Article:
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  • Sipping Sardinia

    The first snowfall of the season over Thanksgiving weekend may have signaled the end of my socially distanced outdoor fourth wave boozing with friends, so I pulled a few dusty gems out of the wine cellar to mark the beginning of a long winter of solo tippling, in the form of a mixed case of Sardinian wines put together by one of my wine clubs.

    For those not familiar, Sardinia is the second-largest island in the Mediterranean, just a wee bit smaller than Sicily, and located just south of the French island of Corsica.  Due to its strategic location in the middle of Mediterranean, it has been used as a shipping junction since the 9th century BCE, and has been controlled by assorted different empires over the centuries, until the 19th century unification of the  various city-states of the Italian peninsula into what we now know as modern-day Italy.

    Sardinia is 350km from the Italian mainland, but only 13km from the neighbouring French island of Corsica, so it is unsurprising to find plenty of French wine grapes in Sardinia.  The most popular varietal is known locally as Cannonau, but the rest of the world refers to the grape as Grenache.  

    While Grenache has spread across the world from its ancient birthplace of Catalonia (now modern-day Spain), it has become the signature grape of Sardinia, making up more than 30% of the acres under vine.  Unlike other wine regions that like to use Grenache as a blending grape, Sardinian winemakers love to bottle Cannonau as a single varietal to display its soft tannins and silky finish.  Due to the hot climate, local tastes lean towards lighter red wines that can be served chilled, so Sardinian winemakers will often age in stainless steel vats instead of oak barrels, which produces a lighter bodied and fruit forward wine.  

    Carignano is another widely planted red grape in Sardinia, also known as Carignan in France and Spain.  Sadly, we only small amounts are exported to North America, so my local wine shop puts a bottle aside for me whenever a shipment comes in.  The history of the grape has been lost to the wine-soaked mists of time, but ampelographers speculate that the grape originated in what is now modern-day Spain, and spread to France and Italy sometime in the 9th century BCE, nearly three millennia ago.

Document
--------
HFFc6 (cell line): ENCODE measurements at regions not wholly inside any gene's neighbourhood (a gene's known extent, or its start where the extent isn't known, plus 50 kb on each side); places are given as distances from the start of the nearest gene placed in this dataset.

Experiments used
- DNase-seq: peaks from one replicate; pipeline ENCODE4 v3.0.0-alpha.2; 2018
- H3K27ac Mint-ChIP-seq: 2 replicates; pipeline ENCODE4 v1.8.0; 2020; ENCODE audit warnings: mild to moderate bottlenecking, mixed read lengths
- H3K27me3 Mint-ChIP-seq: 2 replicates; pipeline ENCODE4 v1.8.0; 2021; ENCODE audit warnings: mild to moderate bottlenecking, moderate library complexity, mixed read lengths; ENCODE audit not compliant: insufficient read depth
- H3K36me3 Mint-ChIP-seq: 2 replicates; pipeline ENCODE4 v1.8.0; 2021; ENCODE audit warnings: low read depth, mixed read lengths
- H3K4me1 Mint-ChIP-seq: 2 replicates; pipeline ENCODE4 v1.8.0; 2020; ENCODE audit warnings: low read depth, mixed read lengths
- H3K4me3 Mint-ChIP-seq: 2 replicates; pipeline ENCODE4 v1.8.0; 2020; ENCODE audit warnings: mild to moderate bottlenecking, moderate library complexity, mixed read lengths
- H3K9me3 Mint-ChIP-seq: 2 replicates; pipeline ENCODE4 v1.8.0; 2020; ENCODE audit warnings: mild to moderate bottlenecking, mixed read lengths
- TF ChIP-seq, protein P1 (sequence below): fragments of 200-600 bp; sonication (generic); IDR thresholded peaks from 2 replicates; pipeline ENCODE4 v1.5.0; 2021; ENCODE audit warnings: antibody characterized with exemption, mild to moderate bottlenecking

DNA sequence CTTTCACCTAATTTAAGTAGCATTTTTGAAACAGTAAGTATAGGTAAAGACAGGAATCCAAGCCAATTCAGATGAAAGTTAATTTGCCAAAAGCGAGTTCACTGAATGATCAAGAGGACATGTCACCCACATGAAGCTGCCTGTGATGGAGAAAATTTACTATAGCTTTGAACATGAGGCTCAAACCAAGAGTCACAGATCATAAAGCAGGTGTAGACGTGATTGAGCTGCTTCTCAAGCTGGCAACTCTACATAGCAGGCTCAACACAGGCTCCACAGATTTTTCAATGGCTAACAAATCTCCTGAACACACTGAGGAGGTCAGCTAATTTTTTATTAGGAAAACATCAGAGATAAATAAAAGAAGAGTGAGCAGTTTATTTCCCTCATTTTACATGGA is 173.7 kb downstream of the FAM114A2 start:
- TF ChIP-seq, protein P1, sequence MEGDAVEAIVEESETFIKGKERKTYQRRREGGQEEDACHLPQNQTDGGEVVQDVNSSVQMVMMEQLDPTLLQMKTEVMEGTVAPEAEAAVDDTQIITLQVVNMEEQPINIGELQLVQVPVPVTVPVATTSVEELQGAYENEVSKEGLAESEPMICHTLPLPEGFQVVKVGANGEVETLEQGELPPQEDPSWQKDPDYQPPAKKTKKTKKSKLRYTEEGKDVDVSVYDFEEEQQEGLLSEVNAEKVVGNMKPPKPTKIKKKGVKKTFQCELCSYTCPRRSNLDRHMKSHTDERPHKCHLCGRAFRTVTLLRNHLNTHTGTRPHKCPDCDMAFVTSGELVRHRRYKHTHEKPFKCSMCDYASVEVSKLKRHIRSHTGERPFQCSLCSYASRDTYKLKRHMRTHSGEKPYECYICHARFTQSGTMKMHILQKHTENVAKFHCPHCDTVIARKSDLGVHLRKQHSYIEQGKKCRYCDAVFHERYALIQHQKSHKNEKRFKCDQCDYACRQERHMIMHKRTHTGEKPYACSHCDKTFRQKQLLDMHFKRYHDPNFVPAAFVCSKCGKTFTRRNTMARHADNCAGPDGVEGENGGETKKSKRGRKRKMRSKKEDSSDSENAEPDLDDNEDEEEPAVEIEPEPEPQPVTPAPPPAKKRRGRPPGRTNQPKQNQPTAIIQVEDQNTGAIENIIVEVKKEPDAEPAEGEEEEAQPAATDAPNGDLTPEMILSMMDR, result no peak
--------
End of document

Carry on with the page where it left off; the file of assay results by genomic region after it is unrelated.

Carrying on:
Carignan plantings in its native Spain were eventually overtaken by the twin juggernauts of Garnacha and Tempranillo, with the majority of the acres of Carignan under vine now in France.  Indeed, up until the 1970s, Carignan was the most commonly planted red grape in France, with half a million acres under vine.  Plantings have decreased quickly since then, and were overtaken by Merlot by the turn of the century.

    The Carignano grape is particularly vigourous and highly productive thanks to the Sardinian climate, so in addition to single varietal bottlings, it is also used as a blending grape to inexpensively bulk up other grapes.  Experienced boozers may be more familiar with Carignan due to its popularity in the Languedoc wine region of France, if only because the larger French production areas mean more is available for export to North America.

    For those who prefer white wines, the Vermentino grape is a native Italian grape, found primarily on the island of Sardinia, as well as the Piemont region of northwestern Italy.  For those unfamiliar with the grape, it is somewhat similar to Sauvignon Blanc and Sémillon.  Winemakers adore the Vermentino grape for its flexibility, as the grape can be vinified into a light and floral wine, or a rich and creamy finish with a more sophisticated bouquet.  The magic happens during the fermentation process, where minimal interventions by the winemaker result in a fresh and zesty light wine, or the winemaker can choose to introduce malolactic fermentation, which consumes the naturally occurring malic acid in the wines, resulting in a creamy finish with a rich oily sensation on the tongue for a lingering finish.

    Malolactic fermentation, also known as MLF to the wine snobs of the world, is not unique to the Vermentino grape, but this grape does take quite well to the process, resulting in a wine that pairs well with Italian cuisine, particularly dishes containing garlic or pesto, which are notoriously hard to pair with wines.

    Instead of reaching for the same old reliable wines from Tuscany, seek out the wines of Sardinia on your next trip down the Italian aisle of your local wine shop.